Guidance Automation Overview

Architects use the Guidance Automation Toolkit to create a guidance package. After it is created, the architect distributes a Microsoft Windows Installer that contains the guidance package. Developers install the guidance package on development computers that have the required run-time component Guidance Automation Extensions. After a guidance package is installed and enabled for a particular solution, the developer executes recipes to perform the required tasks. These tasks affect the structure and source code of the active solution. For example, a particular task may add a project to the solution and create three classes in that project. The developer adds customizations and additional business logic to the solution. During development, the developer can use the guidance package to perform other tasks. The developer builds the application and distributes it to the end users. Figure 1 illustrates how a guidance package is created and used across the development life cycle.


Figure 1
Guidance life cycle

Key Concepts

A guidance package extends Visual Studio and offers guidance to developers as they develop applications. Developers activate the guidance through gestures in Visual Studio. For example, a developer can right-click a class in Solution Explorer and then click a guidance package menu item. When the developer clicks the menu item, the package executes a series of tasks. The results of the task can be simple, such as the addition of method to the class, or complex, such as the creation of new project with classes that are added to the solution.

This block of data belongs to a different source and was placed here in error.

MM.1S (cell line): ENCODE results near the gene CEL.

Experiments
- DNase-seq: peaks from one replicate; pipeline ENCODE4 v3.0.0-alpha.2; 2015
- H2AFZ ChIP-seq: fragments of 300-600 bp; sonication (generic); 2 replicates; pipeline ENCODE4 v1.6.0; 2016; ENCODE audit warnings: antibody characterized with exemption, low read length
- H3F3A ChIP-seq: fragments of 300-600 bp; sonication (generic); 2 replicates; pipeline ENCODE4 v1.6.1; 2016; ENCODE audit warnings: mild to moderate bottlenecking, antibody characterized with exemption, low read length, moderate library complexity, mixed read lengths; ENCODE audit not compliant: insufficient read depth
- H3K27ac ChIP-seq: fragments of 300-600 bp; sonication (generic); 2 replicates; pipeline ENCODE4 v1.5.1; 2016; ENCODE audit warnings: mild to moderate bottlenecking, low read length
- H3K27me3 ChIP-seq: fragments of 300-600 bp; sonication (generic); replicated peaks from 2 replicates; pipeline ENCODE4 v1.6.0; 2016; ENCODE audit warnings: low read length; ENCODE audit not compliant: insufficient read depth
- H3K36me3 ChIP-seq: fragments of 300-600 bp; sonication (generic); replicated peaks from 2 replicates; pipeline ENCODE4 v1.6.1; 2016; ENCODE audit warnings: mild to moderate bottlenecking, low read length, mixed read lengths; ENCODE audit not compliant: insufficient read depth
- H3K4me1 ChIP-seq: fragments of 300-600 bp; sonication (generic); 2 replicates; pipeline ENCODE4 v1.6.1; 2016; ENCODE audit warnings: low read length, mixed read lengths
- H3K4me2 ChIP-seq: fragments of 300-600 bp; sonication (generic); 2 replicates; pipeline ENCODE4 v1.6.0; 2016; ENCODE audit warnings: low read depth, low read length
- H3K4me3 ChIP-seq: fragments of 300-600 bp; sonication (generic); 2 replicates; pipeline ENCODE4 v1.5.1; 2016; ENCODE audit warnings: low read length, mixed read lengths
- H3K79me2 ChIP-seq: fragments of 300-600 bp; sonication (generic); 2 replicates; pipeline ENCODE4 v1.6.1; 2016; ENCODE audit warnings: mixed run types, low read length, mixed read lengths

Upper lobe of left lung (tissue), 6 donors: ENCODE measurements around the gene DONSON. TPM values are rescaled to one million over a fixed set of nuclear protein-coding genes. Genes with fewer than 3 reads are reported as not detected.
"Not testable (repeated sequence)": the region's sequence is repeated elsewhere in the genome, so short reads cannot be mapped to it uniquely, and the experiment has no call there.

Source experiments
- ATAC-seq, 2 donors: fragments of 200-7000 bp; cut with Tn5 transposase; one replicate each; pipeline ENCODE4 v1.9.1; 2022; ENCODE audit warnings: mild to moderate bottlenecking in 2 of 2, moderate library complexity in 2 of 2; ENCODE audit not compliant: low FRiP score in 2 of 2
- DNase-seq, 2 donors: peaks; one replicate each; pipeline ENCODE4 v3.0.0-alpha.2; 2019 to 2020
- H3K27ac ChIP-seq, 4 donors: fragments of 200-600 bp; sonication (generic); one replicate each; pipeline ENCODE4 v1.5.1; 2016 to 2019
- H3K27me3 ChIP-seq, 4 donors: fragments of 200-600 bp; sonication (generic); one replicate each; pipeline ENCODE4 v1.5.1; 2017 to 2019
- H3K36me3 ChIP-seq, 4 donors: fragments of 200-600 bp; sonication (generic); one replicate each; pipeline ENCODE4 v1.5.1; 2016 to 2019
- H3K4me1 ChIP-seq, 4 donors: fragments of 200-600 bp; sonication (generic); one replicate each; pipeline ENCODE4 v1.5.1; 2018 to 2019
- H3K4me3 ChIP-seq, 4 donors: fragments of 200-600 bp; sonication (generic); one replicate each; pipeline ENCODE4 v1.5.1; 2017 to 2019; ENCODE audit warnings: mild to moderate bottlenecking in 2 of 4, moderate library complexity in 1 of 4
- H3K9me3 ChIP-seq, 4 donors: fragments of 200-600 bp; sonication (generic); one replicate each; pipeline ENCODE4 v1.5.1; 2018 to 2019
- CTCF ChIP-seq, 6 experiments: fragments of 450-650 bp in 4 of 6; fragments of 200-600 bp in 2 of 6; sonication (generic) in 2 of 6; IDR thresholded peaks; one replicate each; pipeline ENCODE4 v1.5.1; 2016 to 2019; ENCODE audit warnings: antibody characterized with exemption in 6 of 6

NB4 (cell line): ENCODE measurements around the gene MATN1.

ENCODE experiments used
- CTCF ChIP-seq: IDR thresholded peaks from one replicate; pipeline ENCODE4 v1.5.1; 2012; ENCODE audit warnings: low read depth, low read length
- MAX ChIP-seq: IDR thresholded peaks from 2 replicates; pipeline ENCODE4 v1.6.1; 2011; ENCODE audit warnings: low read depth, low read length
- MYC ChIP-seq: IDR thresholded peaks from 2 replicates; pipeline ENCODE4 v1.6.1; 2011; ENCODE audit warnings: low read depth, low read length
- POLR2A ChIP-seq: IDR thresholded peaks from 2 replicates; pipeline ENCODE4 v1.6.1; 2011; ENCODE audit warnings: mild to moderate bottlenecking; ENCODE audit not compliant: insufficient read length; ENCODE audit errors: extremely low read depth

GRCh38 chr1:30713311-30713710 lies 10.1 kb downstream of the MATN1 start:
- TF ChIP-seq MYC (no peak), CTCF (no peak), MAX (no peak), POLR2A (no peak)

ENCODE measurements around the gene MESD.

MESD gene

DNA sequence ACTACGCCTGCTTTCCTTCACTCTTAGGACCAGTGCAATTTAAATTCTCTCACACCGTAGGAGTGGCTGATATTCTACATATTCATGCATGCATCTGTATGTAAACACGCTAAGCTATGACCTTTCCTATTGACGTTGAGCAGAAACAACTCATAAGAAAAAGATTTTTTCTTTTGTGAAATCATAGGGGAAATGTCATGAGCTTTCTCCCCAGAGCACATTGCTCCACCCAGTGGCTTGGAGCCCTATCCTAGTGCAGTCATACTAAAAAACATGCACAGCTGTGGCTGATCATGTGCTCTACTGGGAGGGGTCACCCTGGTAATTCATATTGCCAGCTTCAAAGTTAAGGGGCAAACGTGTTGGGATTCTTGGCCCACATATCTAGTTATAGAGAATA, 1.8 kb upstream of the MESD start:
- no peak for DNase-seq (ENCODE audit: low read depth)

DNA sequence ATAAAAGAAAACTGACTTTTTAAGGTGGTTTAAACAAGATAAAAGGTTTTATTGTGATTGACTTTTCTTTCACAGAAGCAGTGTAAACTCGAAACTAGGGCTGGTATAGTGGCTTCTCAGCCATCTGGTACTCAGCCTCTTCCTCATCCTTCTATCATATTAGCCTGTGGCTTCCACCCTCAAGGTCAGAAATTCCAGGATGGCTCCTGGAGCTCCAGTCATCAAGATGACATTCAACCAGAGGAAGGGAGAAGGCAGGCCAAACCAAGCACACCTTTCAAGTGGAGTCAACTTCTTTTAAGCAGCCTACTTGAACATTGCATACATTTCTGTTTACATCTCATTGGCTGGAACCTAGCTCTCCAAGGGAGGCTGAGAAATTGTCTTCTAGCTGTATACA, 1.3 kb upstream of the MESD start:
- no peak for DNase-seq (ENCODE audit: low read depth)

A guidance package often includes Visual Studio templates. When a developer installs a guidance package that includes a Visual Studio template, the template will appear in the New Project dialog box of Visual Studio. Each guidance package that includes a Visual Studio template appears under the project type category named Guidance Packages. Figure 2 illustrates a development computer that has two guidance packages, each of which contains at least one Visual Studio template: Web Client Development and Guidance Package Development. The Web Client Development guidance package contains a single Visual Studio template named Web Client Solution.

Guidance Package with Solution Templates.jpg

Figure 2
Guidance packages with solution templates in the Visual Studio New Project dialog box

Guidance packages also include recipes. Recipes define a series of actions that a developer typically manually performs in Visual Studio. The actions are activities that create or transform solution artifacts. A developer can use a recipe to automate these actions. Recipes appear in the Visual Studio interface as commands. Recipes can be run on particular solution elements or on a group of solution elements that share certain characteristics (for example, all C# projects). Figure 3 illustrates the Add View (with presenter) recipe as it appears on the Add menu of the Module1 Web site folder.

View (with presenter) recipe.jpg

Figure 3
The View(with presenter) recipe menu item

Actions create or update solution artifacts; they do this by expanding a Visual Studio template or a T4 template. Figure 4 illustrates the relationship between a guidance package and the key components it contains.

Key components of a guidance package.jpg

Figure 4
Key components of a guidance package

Guidance Package Manager

Using the Guidance Package Manager, developers perform a variety of operations on guidance packages, recipes, and Visual Studio templates.
To view the Guidance Package Manager
  1. Using Visual Studio, open your solution.
  2. On the Tools menu, click Guidance Package Manager. Figure 5 illustrates the Guidance Package Manager in a solution that uses the Web Client Development Package.

Guidance Package Manager.jpg
Figure 5
Guidance Package Manager

The following user operations are supported from the Guidance Package Manager: